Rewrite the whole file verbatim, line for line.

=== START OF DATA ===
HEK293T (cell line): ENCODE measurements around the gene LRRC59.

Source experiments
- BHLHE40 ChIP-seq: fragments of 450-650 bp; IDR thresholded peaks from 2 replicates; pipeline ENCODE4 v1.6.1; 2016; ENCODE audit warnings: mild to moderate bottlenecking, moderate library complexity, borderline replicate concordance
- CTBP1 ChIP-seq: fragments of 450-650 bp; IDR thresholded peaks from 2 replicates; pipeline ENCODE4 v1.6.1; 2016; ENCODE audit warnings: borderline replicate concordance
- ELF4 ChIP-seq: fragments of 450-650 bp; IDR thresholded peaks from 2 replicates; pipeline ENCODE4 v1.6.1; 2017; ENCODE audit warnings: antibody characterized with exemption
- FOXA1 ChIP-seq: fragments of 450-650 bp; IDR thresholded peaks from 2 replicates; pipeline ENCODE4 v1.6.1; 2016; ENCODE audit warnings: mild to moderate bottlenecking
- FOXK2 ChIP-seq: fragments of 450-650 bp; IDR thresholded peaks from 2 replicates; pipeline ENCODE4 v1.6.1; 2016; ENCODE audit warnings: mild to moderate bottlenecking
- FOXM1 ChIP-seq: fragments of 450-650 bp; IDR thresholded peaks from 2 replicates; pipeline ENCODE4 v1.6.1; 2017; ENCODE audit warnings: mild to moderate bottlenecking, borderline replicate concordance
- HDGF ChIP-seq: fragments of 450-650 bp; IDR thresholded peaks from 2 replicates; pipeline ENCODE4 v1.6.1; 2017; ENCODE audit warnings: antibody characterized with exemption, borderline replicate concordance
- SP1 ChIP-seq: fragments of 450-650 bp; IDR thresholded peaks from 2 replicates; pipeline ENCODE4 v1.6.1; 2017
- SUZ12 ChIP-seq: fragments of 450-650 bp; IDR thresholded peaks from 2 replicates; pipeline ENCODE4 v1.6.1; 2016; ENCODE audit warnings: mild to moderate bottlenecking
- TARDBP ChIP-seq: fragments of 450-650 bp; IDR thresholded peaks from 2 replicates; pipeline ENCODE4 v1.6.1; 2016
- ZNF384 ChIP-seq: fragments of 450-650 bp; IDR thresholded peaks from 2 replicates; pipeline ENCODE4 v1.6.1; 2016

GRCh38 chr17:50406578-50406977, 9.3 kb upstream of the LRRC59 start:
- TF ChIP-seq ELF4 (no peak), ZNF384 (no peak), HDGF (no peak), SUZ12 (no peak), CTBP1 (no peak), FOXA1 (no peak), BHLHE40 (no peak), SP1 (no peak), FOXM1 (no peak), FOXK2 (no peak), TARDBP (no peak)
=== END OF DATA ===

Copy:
HEK293T (cell line): ENCODE measurements around the gene LRRC59.

Source experiments
- BHLHE40 ChIP-seq: fragments of 450-650 bp; IDR thresholded peaks from 2 replicates; pipeline ENCODE4 v1.6.1; 2016; ENCODE audit warnings: mild to moderate bottlenecking, moderate library complexity, borderline replicate concordance
- CTBP1 ChIP-seq: fragments of 450-650 bp; IDR thresholded peaks from 2 replicates; pipeline ENCODE4 v1.6.1; 2016; ENCODE audit warnings: borderline replicate concordance
- ELF4 ChIP-seq: fragments of 450-650 bp; IDR thresholded peaks from 2 replicates; pipeline ENCODE4 v1.6.1; 2017; ENCODE audit warnings: antibody characterized with exemption
- FOXA1 ChIP-seq: fragments of 450-650 bp; IDR thresholded peaks from 2 replicates; pipeline ENCODE4 v1.6.1; 2016; ENCODE audit warnings: mild to moderate bottlenecking
- FOXK2 ChIP-seq: fragments of 450-650 bp; IDR thresholded peaks from 2 replicates; pipeline ENCODE4 v1.6.1; 2016; ENCODE audit warnings: mild to moderate bottlenecking
- FOXM1 ChIP-seq: fragments of 450-650 bp; IDR thresholded peaks from 2 replicates; pipeline ENCODE4 v1.6.1; 2017; ENCODE audit warnings: mild to moderate bottlenecking, borderline replicate concordance
- HDGF ChIP-seq: fragments of 450-650 bp; IDR thresholded peaks from 2 replicates; pipeline ENCODE4 v1.6.1; 2017; ENCODE audit warnings: antibody characterized with exemption, borderline replicate concordance
- SP1 ChIP-seq: fragments of 450-650 bp; IDR thresholded peaks from 2 replicates; pipeline ENCODE4 v1.6.1; 2017
- SUZ12 ChIP-seq: fragments of 450-650 bp; IDR thresholded peaks from 2 replicates; pipeline ENCODE4 v1.6.1; 2016; ENCODE audit warnings: mild to moderate bottlenecking
- TARDBP ChIP-seq: fragments of 450-650 bp; IDR thresholded peaks from 2 replicates; pipeline ENCODE4 v1.6.1; 2016
- ZNF384 ChIP-seq: fragments of 450-650 bp; IDR thresholded peaks from 2 replicates; pipeline ENCODE4 v1.6.1; 2016

GRCh38 chr17:50406578-50406977, 9.3 kb upstream of the LRRC59 start:
- TF ChIP-seq ELF4 (no peak), ZNF384 (no peak), HDGF (no peak), SUZ12 (no peak), CTBP1 (no peak), FOXA1 (no peak), BHLHE40 (no peak), SP1 (no peak), FOXM1 (no peak), FOXK2 (no peak), TARDBP (no peak)